Humanistic Psychology (häftad)
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2 Line drawings, black and white; 3 Tables, black and white
226 x 152 x 18 mm
477 g
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Humanistic Psychology (häftad)

Humanistic Psychology

Current Trends and Future Prospects

Häftad Engelska, 2017-08-22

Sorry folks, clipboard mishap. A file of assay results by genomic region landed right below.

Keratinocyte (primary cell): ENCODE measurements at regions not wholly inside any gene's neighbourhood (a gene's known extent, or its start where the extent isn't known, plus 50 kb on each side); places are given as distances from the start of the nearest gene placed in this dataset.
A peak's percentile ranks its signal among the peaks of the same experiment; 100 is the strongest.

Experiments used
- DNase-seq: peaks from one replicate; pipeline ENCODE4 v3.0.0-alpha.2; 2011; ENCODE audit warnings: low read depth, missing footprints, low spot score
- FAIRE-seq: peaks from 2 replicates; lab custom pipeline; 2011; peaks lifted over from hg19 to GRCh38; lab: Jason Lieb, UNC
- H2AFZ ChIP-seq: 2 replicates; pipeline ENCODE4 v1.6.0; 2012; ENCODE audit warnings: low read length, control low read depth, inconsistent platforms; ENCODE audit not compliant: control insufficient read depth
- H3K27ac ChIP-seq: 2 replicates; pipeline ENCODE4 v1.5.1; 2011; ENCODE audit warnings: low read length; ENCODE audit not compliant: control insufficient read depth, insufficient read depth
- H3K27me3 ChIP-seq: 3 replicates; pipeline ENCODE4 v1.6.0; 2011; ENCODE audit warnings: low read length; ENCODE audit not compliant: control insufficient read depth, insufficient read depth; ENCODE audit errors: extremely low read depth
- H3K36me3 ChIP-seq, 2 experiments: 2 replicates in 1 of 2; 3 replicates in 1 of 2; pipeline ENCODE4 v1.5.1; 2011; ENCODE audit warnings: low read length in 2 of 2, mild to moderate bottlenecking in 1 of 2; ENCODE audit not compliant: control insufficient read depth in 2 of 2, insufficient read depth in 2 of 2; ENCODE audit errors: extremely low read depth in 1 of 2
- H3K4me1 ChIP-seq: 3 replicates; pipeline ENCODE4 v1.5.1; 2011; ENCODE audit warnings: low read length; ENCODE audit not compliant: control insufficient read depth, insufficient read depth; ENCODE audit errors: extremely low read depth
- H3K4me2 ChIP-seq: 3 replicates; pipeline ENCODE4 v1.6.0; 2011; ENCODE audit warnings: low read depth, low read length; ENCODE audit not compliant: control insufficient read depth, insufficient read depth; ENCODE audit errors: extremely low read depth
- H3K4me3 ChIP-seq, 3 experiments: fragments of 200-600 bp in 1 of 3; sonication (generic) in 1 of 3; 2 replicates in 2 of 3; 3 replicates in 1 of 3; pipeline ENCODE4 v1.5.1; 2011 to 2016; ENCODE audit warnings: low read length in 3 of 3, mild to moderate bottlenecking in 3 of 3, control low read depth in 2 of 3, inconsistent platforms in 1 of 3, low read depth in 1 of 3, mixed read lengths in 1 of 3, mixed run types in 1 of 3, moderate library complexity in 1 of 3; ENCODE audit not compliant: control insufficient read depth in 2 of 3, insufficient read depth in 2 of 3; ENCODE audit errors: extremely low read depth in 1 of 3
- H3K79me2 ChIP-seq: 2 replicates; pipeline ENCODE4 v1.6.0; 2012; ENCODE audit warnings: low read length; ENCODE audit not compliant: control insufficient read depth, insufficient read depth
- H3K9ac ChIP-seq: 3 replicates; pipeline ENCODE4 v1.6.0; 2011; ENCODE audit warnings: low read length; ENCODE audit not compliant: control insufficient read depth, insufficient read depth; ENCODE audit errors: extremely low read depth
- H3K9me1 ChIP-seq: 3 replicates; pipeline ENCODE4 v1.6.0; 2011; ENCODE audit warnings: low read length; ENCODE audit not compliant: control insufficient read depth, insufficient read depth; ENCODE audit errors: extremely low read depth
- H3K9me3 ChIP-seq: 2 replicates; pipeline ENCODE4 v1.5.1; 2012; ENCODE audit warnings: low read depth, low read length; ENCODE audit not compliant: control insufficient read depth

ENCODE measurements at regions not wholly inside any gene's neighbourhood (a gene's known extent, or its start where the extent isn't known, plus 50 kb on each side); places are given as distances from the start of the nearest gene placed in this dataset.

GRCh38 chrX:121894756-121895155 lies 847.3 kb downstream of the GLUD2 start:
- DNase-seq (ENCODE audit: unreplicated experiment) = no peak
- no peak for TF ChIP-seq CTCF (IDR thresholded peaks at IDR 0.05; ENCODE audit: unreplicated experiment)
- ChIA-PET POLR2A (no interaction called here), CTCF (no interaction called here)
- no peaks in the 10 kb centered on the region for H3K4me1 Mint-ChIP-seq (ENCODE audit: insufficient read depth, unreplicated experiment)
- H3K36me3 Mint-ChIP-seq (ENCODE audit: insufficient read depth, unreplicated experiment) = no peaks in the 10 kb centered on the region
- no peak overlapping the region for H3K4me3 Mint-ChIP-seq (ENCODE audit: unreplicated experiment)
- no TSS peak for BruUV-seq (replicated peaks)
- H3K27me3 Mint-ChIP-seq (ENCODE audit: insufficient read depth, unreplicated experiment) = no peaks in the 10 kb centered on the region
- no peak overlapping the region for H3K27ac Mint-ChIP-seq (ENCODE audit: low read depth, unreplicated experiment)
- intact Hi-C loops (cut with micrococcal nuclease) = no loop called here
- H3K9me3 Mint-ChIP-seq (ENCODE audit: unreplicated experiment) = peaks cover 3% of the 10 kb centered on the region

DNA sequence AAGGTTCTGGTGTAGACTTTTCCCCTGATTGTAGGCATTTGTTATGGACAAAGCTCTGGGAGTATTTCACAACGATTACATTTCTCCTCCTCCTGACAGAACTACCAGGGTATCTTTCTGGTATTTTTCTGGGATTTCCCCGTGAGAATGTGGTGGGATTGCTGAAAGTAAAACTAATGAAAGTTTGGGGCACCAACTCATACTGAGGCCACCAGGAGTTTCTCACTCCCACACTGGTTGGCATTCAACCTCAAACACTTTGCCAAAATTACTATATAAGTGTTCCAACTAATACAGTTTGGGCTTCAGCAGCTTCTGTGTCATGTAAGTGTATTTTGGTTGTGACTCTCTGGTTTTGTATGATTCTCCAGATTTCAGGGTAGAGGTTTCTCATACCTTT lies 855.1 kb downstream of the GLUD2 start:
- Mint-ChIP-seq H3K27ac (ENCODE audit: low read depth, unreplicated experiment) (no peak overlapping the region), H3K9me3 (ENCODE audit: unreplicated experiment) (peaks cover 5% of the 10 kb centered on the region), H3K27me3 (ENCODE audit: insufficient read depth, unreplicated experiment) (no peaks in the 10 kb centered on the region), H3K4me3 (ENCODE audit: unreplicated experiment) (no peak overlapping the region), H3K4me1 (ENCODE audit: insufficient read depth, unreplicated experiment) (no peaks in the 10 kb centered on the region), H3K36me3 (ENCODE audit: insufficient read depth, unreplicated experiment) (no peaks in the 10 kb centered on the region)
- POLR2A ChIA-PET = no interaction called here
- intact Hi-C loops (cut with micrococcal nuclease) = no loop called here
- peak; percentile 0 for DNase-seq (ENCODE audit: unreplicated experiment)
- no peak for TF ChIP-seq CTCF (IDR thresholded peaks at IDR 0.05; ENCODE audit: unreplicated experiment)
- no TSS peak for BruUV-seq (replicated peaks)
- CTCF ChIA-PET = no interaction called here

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This book provides a thought-provoking examination of the present state and the future of Humanistic Psychology, showcasing a rich international contributor line-up. The book addresses head-on the current state of a world in crisis, not only placing the current conjuncture within a wider evolutionary context, but also demonstrating the specifically humanistic-psychological values and practices that can help us to transform and transcend the world's current challenges. Each chapter looks in depth at a variety of issues: counselling and psychotherapy, creativity and the humanities, post-traumatic stress, and socio-political movements and activism. The book amply confirms that Humanistic Psychology is as alive, and as innovative and exciting, as it ever has been, and has tremendous relevance to the uncertainties that characterize the unprecedented individual and global challenges of the times. It celebrates the diverse and continuing significance of Humanistic Psychology by providing a robust and reliable roadmap for a new generation of counsellors and psychotherapists. In these richly diverse chapters will be found inspiration, pockets of resistance, mature critical reflexivity and much much more - a book accurately reflecting our present situation, and which is an invaluable addition to the psychology literature.